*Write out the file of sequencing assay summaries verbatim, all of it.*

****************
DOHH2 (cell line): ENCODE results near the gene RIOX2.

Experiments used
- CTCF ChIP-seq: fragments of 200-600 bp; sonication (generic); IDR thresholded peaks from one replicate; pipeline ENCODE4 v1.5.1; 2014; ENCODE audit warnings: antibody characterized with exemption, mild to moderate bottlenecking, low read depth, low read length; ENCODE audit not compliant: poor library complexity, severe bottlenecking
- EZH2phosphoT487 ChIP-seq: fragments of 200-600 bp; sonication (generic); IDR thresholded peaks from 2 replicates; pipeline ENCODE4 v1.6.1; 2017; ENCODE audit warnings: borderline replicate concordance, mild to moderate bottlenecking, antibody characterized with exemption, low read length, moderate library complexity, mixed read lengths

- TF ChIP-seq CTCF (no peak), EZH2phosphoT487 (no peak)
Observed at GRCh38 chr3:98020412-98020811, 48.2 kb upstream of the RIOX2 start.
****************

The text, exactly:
DOHH2 (cell line): ENCODE results near the gene RIOX2.

Experiments used
- CTCF ChIP-seq: fragments of 200-600 bp; sonication (generic); IDR thresholded peaks from one replicate; pipeline ENCODE4 v1.5.1; 2014; ENCODE audit warnings: antibody characterized with exemption, mild to moderate bottlenecking, low read depth, low read length; ENCODE audit not compliant: poor library complexity, severe bottlenecking
- EZH2phosphoT487 ChIP-seq: fragments of 200-600 bp; sonication (generic); IDR thresholded peaks from 2 replicates; pipeline ENCODE4 v1.6.1; 2017; ENCODE audit warnings: borderline replicate concordance, mild to moderate bottlenecking, antibody characterized with exemption, low read length, moderate library complexity, mixed read lengths

- TF ChIP-seq CTCF (no peak), EZH2phosphoT487 (no peak)
Observed at GRCh38 chr3:98020412-98020811, 48.2 kb upstream of the RIOX2 start.